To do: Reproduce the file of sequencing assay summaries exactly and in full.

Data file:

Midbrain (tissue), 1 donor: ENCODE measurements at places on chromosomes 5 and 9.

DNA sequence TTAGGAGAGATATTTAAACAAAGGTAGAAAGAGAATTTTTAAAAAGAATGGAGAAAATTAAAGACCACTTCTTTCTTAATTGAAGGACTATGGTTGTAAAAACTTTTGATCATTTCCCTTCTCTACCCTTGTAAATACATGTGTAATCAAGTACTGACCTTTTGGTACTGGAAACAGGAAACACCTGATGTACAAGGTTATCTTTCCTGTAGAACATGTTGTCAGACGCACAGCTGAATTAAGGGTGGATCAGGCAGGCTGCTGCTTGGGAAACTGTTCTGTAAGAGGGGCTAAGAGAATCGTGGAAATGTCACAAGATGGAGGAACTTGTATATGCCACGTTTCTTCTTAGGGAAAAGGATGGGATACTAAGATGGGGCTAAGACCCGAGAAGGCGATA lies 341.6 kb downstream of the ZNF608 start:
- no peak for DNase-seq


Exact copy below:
Midbrain (tissue), 1 donor: ENCODE measurements at places on chromosomes 5 and 9.

DNA sequence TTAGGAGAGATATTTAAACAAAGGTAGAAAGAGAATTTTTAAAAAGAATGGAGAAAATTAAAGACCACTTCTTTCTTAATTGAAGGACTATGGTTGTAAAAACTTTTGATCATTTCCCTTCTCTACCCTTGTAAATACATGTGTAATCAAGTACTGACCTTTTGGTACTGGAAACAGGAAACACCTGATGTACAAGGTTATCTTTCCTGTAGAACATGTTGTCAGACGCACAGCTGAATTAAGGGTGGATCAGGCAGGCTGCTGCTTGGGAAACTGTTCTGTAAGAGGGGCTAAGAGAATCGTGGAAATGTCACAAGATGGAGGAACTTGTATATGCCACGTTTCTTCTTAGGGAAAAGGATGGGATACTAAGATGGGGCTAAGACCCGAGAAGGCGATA lies 341.6 kb downstream of the ZNF608 start:
- no peak for DNase-seq